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Restless Virgins: Love, Sex, and Survival at a New England Prep School Hardcover – August 28, 2007

2.7 out of 5 stars 46 customer reviews

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Editorial Reviews

From Publishers Weekly

Jones and Miley are journalists and Milton Academy graduates who dig deep into the recent sex scandal at the prestigious Massachusetts prep school, focusing claustrophobically on seven classmates (four female, three male) over the course of their 2004–2005 senior year of high school. All seven are well liked, accomplished and pressured by their families. Eagerly subscribing to an intricate hierarchy of cliques among the Pryce Girls (named for a popular boarding dorm), the Day Student Girls and the most desirable boys, the seven are also stunningly sexual. At parties laced with alcohol and drugs, the girls engage in sexual play to gain popularity points and maybe a boyfriend. The authors catalogue a numbing litany of such hookups over the year, culminating in the revelation of a 15-year-old student's sexual encounter with five older boys in the locker room. The discovery led to the boys' expulsion and national publicity, but the real shame revealed in these puerile chronicles is the degree to which bored rich youth struggle to mimic the behavior of adults. (Sept.)
Copyright © Reed Business Information, a division of Reed Elsevier Inc. All rights reserved.

From Booklist

In 2005, a student sex scandal marred the reputation of Milton Academy, an elite prep school located near Boston. Rather than focusing on the specifics of the incident, the authors, both Milton alums, try for a broader view of the school's sexual culture in this intimate account that follows a handful of seniors through their academic year. Bystanders to the scandal rather than participants, the profiled students face the ubiquitous concerns of privileged teens: college applications; the difficulties of balancing extracurricular activities, social life, and academics. What may seem startling, though, are the politics of the students' casual hook-ups and the language both sexes use to describe their attitudes and encounters. The unfocused narrative is weakened further by excessive detail that's often more mundane than revealing. Still, the authors, who base their telling on extensive personal interviews with their subjects, emerge with an honest portrait of contemporary teen sexual life that may prompt discussions across generational lines. For more insight into the sexual pressures affecting young adults, suggest Deborah Toman's Dilemmas of Desire (2002). Engberg, Gillian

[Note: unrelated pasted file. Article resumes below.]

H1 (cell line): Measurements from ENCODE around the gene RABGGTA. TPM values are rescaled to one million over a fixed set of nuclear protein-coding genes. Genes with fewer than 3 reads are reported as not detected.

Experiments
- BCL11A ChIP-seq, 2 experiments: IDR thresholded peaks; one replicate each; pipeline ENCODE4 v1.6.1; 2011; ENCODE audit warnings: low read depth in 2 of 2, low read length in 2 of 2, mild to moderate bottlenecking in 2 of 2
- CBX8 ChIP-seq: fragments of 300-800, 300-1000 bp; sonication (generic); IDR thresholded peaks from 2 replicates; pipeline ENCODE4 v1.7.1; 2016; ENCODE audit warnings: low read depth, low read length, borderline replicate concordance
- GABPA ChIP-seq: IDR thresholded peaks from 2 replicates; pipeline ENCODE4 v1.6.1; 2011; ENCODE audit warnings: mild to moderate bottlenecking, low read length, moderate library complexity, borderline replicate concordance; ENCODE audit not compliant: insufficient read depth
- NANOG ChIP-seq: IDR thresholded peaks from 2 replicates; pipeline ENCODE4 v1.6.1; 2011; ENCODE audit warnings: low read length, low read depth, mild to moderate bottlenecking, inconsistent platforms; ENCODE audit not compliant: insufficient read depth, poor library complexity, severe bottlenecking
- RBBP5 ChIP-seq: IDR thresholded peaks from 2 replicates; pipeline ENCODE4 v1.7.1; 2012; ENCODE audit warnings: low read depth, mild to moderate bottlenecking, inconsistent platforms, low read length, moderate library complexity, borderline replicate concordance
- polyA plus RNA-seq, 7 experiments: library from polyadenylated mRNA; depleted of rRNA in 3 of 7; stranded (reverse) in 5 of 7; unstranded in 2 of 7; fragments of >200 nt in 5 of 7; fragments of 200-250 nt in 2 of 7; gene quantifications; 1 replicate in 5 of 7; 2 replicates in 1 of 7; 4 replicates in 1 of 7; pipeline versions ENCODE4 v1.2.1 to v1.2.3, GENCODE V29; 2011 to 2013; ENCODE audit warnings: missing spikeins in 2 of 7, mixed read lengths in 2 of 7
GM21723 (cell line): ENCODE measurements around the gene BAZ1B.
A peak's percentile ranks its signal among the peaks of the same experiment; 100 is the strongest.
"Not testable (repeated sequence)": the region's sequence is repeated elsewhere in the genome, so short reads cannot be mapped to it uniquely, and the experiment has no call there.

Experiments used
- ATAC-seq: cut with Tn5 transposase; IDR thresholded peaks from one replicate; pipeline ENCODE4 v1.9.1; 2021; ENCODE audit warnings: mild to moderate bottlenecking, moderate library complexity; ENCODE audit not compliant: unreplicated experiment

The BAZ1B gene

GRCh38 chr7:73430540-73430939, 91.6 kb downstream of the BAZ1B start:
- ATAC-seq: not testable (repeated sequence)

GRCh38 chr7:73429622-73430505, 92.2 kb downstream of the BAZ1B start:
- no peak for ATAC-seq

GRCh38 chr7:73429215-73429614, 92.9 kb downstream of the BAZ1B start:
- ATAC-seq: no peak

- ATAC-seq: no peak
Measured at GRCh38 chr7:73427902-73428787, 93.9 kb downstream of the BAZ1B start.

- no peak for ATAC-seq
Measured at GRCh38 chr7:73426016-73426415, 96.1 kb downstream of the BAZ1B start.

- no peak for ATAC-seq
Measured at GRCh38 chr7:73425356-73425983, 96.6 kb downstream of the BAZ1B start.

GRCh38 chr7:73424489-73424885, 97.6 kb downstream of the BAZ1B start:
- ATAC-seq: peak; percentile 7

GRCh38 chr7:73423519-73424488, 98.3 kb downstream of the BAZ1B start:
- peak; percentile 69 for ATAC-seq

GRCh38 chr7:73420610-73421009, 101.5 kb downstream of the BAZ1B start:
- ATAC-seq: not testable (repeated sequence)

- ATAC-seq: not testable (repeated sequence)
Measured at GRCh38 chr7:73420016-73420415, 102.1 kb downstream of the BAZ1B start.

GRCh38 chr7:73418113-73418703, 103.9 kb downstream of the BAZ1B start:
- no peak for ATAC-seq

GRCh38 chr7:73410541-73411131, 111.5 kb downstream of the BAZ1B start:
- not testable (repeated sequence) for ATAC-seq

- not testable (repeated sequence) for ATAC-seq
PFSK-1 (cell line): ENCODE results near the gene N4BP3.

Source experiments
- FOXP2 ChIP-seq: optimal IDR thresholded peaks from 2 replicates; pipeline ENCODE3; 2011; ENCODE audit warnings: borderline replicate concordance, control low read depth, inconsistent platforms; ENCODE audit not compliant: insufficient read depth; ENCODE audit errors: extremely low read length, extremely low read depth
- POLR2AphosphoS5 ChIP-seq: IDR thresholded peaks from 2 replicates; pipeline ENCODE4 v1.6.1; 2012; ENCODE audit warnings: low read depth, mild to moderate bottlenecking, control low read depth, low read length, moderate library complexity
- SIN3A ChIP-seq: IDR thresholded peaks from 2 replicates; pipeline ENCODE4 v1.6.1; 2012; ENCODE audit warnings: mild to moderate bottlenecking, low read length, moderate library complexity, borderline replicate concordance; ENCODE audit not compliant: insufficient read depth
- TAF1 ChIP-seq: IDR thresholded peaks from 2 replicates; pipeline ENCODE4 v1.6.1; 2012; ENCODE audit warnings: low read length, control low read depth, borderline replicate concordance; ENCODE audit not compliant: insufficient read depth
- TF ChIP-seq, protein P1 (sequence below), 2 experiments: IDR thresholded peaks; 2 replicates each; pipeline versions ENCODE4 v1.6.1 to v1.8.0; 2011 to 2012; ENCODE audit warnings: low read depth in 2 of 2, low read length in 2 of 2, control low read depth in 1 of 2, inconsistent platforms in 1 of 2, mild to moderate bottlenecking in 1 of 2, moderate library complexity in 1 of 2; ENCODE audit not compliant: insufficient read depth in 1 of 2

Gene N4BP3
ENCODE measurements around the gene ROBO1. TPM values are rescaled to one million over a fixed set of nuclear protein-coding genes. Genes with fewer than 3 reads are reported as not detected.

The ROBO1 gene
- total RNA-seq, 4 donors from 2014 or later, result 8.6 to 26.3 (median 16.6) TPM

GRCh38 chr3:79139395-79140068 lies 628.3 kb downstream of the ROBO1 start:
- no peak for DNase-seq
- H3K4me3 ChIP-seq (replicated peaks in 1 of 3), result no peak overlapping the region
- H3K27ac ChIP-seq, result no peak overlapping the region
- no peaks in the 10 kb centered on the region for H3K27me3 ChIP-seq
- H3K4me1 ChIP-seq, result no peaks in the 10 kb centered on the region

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Product Details

  • Hardcover: 336 pages
  • Publisher: William Morrow; 1 edition (August 28, 2007)
  • Language: English
  • ISBN-10: 0061192058
  • ISBN-13: 978-0061192050
  • Product Dimensions: 6 x 1.1 x 9 inches
  • Shipping Weight: 1.2 pounds
  • Average Customer Review: 2.7 out of 5 stars  See all reviews (46 customer reviews)
  • Amazon Best Sellers Rank: #1,750,470 in Books (See Top 100 in Books)

Customer Reviews

Top Customer Reviews

Format: Hardcover
Let's be honest, it's easy to make fun of prep schools. Unfortunately this book is a really lousy read, and completely unenlightening. If it's based on a true school as it says, then the authors have no one to blame but themselves for the weak character development and canned 'insights'. I was definitely disappointed and wouldn't recommend it - whether or not you liked "Prep" or prep schools.
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Format: Hardcover
As a non too-distant prep school grad and former high-school teacher, I though this book would shed insight into the minds of high-schoolers. Though the book starts out well, after I while I was bored reading about high school jocks having crazy sex and the titular "virgins" (a brainy trio nicknamed "The Hysterics" by classmates) doing pretty much nothing. The characters do not at all come to life in this drawn-out, repetitive waste of a book...why should I care what they think, feel or desire? In addition, the books is sold as a story of seniors who were at Milton when "the incident" happened (the incident involving one 15 yr old girl and five male sophomores and juniors, all apparently consentual). But the seniors are at best distantly related to the 5 guys in question: two of about 6 main characters know the accused boys, and the scandel hardly rocks the boat of any of the students we follow.